"Gladwell Richardson, a.k.a. Maurice Kildare, was perhaps the most prolific writer for western history magazines from the 1950s through the 1970s. Unfortunately, his legacy is tainted. The articles he wrote, though based in fact, are heavily fictionalized. He published a great deal of folklore and fabrications and passed them off as facts. He wrote many memoirs of his childhood, but they conflicted with each other. At different times he claimed to have grown up simultaneously in Oklahoma and Arizona. When called on this by a complaining reader to Real West magazine, he claimed to have grown up in both places. This memoir, and anything else he wrote, should not be relied on as history. Gladwell Richardson was a story teller, not a historian, and his articles should never have been published in magazines like True West and Real West, because much of what he wrote was neither true nor real."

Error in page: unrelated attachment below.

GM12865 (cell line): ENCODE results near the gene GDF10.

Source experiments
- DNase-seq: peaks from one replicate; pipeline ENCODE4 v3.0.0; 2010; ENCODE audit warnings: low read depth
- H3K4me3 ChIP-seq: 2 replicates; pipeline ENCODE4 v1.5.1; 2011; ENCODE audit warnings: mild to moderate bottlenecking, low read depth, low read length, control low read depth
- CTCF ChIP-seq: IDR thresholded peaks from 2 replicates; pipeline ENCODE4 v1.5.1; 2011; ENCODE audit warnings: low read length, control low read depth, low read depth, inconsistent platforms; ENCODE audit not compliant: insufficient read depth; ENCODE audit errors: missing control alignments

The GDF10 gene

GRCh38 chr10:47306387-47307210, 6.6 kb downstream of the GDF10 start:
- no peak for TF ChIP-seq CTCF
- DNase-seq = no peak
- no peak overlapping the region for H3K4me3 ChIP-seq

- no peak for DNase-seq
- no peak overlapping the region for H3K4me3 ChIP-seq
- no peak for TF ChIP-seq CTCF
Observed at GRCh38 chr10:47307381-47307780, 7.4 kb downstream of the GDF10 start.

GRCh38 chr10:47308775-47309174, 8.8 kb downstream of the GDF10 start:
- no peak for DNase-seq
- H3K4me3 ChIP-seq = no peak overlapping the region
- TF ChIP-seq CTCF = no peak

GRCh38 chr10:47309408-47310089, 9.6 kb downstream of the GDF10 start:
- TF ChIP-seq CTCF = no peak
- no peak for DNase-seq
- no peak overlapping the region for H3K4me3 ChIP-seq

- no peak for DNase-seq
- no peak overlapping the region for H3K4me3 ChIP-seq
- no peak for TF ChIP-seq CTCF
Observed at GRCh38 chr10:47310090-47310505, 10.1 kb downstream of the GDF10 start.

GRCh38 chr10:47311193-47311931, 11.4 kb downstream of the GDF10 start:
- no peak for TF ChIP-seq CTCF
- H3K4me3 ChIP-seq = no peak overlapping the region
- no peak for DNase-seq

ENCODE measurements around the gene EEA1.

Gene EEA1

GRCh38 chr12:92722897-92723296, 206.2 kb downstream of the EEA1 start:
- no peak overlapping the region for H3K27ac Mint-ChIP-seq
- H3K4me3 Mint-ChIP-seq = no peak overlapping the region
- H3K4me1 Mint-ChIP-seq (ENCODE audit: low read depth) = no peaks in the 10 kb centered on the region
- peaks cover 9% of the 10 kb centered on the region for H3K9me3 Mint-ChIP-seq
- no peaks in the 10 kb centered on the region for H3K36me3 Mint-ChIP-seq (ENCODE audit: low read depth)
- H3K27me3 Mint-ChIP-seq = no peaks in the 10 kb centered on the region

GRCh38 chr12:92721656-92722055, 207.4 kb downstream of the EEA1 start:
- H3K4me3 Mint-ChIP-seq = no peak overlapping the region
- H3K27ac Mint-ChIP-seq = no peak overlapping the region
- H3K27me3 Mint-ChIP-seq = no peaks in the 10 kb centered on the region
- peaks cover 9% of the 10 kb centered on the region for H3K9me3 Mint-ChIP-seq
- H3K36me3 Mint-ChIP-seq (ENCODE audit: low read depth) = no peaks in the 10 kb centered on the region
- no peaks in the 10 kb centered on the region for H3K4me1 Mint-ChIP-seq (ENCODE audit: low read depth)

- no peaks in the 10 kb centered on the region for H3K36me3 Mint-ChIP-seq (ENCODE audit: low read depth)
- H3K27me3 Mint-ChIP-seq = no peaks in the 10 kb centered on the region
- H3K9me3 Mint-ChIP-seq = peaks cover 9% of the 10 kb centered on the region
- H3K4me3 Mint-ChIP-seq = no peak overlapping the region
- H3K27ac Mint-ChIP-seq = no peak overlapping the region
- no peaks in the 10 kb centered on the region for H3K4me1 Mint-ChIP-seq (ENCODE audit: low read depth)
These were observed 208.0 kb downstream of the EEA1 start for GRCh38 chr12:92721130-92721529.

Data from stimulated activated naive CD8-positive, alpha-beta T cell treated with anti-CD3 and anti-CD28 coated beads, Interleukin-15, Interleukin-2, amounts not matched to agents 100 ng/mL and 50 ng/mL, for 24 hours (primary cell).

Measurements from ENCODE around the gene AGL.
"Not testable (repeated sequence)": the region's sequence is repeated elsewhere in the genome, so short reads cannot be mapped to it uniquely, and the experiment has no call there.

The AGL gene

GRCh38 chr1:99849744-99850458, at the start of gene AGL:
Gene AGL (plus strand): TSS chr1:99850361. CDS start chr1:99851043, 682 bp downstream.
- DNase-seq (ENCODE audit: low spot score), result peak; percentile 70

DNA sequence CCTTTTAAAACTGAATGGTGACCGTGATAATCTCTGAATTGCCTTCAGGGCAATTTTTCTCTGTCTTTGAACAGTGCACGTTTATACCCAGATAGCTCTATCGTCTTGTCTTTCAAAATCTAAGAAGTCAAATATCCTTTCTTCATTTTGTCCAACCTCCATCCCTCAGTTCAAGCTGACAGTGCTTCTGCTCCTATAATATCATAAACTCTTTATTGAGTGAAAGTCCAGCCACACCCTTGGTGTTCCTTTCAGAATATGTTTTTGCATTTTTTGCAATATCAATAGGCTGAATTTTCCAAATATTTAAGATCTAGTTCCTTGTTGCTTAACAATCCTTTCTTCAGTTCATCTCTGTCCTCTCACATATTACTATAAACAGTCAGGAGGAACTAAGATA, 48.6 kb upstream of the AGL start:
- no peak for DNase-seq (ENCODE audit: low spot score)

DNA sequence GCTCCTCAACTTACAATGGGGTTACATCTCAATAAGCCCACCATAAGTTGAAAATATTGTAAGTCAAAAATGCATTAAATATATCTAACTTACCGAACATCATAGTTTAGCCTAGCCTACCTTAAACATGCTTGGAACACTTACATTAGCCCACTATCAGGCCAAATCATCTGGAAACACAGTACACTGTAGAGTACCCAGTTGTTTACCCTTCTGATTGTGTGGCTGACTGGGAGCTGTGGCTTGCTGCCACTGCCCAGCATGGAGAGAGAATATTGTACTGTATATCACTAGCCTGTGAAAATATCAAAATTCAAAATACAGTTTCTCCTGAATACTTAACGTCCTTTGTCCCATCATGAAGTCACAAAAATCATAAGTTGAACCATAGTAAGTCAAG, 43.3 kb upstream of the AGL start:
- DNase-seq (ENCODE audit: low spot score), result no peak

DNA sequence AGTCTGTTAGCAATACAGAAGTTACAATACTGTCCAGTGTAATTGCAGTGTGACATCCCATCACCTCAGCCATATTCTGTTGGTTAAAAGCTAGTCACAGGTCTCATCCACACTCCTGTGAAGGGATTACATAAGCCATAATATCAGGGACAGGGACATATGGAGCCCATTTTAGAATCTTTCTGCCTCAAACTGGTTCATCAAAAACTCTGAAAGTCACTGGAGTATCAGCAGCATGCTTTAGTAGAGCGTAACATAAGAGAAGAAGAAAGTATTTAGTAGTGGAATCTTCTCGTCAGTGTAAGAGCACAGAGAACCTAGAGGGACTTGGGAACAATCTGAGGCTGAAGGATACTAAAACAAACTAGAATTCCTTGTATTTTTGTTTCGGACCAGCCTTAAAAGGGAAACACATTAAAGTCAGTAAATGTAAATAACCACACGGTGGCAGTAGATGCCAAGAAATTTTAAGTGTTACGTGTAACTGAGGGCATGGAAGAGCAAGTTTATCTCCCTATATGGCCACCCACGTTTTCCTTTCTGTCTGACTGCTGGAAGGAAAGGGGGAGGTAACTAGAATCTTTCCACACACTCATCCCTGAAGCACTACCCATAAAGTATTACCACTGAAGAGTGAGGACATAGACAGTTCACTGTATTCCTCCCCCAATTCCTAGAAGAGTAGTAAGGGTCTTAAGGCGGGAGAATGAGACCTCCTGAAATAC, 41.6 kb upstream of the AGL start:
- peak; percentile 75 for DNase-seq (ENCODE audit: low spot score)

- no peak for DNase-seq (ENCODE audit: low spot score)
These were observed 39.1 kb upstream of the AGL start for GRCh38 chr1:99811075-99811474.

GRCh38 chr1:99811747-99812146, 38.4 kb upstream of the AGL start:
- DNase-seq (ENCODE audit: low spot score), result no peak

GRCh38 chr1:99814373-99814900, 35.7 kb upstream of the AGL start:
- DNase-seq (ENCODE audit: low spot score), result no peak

—John Boessenecker

Yesterday's Cowboy Sketches
"Your cowboy's names are Bill Wagoner, Jr. Johnstone, Bob Gibbs, Lee Martinez, Bob Christian and Harold Jarrard. Amazing. Also weird seeing a picture of you seconds before you almost blasted off the planet. At least you were having a good time."
—Julie Smith, Wyoming

Tuesday, June 17, 2008

June 17, 2008 Bonus Blog Post
Finishing up the Canyon Diablo Classic Gunfight for the August issue which goes out the door Thursday. Robert Ray is tweaking the layout. Great photos from a book Marshall Trimble recommended to me, "The Hash Knife Brand" by Jim Bob Tinsley.